On second page, students will count more stars (this time 20). They will read aloud numbers 1 to 20 then spell them out on the dotted lines at the bottom of the page. This will provide them practice in recognizing the numbers in order and in both numerical and written formats.

The third page prompts students to count backward from 20 to 0. At this point, the lesson moves into place and place value. Students will count squares (15 squares) and circle 10 of them, then the remaining 5. They will see that there is a 1 in the left box and a 5 in the right box. The 1 represents 10 in the tens place and the 5 represents 5 in the ones place to make 15.

Students will look at the numbers 10 to 20 and write them in the boxes at the bottom of the page. On the final page, they will look at the number 9 as 09 in the boxes. There are 0 tens and 9 ones. Again they will count squares (10 squares), write that number in the boxes, then write it as a word. Finally, they will draw 11 or more shapes of their choice in the box at the bottom of the page. They will spell the number of shapes they drew and write it numerically in the boxes.


The Numbers 10 to 20 lesson plan includes three worksheets: an activity worksheet, a practice worksheet, and a homework assignment. Each one will reinforce students’ comprehension of lesson material in different ways and help them demonstrate when they learned. Use the guidelines on the classroom procedure page to determine when to distribute each worksheet to the class.


For the activity, students will cut out the 10 digits at the top of the page. They will see how many numbers they can make that are greater than nine and write each one in the box. Then they will draw 20 shapes at the bottom of the page and describe how many tens there are an how many ones.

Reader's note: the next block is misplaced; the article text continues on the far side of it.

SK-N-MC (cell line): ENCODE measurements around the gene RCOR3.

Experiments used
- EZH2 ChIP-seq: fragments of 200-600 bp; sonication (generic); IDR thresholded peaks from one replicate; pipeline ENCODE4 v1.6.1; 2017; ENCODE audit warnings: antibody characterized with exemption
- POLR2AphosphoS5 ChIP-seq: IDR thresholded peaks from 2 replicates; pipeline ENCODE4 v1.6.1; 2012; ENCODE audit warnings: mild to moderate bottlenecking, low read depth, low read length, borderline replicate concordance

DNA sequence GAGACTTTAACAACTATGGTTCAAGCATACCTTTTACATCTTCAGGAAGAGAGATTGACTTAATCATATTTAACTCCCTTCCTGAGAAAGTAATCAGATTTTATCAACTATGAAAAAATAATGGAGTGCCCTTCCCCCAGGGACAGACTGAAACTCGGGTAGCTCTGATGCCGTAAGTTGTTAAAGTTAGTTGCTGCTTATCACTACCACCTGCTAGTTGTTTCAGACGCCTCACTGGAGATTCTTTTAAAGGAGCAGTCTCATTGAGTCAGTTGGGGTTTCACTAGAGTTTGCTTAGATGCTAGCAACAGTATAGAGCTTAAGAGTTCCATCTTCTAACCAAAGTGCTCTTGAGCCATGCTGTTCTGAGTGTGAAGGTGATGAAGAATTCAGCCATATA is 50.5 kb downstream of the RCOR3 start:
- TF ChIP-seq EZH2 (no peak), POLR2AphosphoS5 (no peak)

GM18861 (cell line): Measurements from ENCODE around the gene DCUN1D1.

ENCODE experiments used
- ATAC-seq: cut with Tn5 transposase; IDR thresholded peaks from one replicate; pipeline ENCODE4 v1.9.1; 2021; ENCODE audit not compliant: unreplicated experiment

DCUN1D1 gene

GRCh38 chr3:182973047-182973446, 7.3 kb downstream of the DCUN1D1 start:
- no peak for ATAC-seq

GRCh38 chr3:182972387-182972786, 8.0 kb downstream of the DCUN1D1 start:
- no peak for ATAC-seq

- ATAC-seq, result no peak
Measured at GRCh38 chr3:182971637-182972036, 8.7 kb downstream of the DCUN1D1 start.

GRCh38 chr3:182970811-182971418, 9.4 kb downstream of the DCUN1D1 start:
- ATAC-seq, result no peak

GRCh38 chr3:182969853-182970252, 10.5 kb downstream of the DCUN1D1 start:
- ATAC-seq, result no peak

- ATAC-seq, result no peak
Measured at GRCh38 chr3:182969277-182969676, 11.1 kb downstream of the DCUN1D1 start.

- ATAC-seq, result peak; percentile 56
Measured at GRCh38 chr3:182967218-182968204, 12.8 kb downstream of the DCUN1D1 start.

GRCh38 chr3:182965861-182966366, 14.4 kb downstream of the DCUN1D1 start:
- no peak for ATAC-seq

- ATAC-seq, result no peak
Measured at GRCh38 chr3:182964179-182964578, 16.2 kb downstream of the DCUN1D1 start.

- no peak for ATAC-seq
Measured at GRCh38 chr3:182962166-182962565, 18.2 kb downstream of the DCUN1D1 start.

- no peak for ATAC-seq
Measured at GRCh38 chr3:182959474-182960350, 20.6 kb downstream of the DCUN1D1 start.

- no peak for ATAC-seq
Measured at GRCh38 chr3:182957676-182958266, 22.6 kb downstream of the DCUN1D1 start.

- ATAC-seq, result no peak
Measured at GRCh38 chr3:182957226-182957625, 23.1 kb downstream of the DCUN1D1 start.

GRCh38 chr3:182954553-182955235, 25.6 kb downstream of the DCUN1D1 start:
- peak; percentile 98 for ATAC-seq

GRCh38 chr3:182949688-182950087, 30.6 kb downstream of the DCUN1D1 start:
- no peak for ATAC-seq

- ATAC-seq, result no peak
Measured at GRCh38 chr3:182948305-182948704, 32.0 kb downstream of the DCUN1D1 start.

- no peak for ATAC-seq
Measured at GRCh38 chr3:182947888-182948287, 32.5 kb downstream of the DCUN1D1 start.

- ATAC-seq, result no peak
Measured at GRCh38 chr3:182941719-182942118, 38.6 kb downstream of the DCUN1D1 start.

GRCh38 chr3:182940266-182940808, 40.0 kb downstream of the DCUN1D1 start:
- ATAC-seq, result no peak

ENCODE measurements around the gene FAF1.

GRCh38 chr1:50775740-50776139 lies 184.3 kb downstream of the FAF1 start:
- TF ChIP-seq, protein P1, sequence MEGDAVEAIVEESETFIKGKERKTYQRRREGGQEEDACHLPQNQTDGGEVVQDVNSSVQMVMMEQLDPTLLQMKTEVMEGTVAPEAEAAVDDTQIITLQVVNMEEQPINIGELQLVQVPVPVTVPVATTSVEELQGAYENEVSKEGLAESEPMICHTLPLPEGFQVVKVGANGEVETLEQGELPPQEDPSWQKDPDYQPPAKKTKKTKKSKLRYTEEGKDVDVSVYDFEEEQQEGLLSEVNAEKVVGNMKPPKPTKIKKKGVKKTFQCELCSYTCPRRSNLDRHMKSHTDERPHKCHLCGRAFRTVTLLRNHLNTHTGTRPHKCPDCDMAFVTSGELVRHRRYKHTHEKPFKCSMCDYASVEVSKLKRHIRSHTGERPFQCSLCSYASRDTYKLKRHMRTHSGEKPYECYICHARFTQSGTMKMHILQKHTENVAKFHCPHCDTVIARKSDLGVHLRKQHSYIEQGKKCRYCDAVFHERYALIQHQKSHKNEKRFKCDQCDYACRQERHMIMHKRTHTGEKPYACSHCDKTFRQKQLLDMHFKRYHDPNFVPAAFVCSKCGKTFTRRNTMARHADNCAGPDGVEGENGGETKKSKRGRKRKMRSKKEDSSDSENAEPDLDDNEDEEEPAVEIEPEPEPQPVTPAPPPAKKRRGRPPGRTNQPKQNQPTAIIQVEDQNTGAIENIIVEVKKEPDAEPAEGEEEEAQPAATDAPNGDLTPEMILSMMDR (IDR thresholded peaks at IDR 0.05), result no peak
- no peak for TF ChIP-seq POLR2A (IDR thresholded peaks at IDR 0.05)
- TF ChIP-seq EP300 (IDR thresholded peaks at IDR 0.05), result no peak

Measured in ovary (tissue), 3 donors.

The practice worksheet requires students to write, spell out, or draw numbers. There are three columns, one for numerical values, one for numbers spelled out, and one for shapes. Whichever columns are empty, students must write, spell, or draw in shapes for that number.

For instance, the first row has 12 in the numerical column. So students will spell out the number 12 and then draw 12 shapes. The third row has 15 triangles, so students will write 15 and spell out the number 15.


Students will cut out all the numbers 0 through 20 and put them in the correct order. Then they will paste them on a separate sheet of paper.

Worksheet Answer Keys

The final page of the lesson plan document is an answer key for the practice worksheet. Correct answers are in red to make it easy to compare them to your students’ responses. If you choose to administer the lesson pages to your students via PDF, you will need to save a new file that omits this page. Otherwise, you can simply print out the applicable pages and keep this as reference for yourself when grading assignments.

Additional information


Kindergarten, 1st Grade



State Educational Standards